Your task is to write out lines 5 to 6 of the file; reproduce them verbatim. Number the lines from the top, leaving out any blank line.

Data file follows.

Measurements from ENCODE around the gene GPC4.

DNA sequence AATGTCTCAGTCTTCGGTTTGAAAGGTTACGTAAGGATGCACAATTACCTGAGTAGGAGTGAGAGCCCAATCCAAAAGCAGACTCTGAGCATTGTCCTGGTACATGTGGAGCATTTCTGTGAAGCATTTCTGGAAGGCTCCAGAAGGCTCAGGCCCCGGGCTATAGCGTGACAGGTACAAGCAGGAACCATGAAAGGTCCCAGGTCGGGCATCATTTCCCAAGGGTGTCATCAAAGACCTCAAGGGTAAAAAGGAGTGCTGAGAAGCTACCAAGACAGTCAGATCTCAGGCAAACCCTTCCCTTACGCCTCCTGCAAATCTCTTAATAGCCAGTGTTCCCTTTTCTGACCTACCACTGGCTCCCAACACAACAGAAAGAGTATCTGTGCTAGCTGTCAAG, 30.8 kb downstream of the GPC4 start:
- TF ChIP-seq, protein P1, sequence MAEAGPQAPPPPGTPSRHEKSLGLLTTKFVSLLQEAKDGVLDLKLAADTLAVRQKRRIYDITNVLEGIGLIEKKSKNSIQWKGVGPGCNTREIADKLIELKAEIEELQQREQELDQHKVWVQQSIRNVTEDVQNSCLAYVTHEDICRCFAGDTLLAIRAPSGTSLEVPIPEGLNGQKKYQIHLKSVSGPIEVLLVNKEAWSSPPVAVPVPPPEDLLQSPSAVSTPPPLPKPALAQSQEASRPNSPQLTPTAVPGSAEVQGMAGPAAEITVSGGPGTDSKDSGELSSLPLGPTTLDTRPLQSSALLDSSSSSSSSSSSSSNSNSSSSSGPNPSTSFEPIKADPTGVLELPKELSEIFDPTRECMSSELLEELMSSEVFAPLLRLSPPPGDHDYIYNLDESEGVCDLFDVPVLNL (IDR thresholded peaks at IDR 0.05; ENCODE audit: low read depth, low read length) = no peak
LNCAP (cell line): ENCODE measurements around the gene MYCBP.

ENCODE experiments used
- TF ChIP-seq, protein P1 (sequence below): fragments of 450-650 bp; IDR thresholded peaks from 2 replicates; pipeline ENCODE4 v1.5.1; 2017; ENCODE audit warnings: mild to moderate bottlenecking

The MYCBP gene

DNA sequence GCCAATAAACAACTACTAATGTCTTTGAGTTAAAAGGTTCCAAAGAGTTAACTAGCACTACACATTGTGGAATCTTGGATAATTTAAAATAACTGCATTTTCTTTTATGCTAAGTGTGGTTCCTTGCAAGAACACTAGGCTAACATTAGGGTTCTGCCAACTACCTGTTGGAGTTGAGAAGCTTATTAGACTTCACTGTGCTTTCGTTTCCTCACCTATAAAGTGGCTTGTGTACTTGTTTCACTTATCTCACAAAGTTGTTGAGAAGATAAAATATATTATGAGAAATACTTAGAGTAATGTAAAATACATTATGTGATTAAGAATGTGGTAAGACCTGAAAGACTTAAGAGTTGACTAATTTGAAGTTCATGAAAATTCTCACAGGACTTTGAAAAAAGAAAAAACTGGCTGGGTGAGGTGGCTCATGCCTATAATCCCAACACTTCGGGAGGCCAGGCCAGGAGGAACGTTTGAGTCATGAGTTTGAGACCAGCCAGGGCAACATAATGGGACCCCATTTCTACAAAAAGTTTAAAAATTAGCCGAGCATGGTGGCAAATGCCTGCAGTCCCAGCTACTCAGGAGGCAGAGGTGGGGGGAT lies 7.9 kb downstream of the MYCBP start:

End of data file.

ENCODE experiments used
- TF ChIP-seq, protein P1 (sequence below): fragments of 450-650 bp; IDR thresholded peaks from 2 replicates; pipeline ENCODE4 v1.5.1; 2017; ENCODE audit warnings: mild to moderate bottlenecking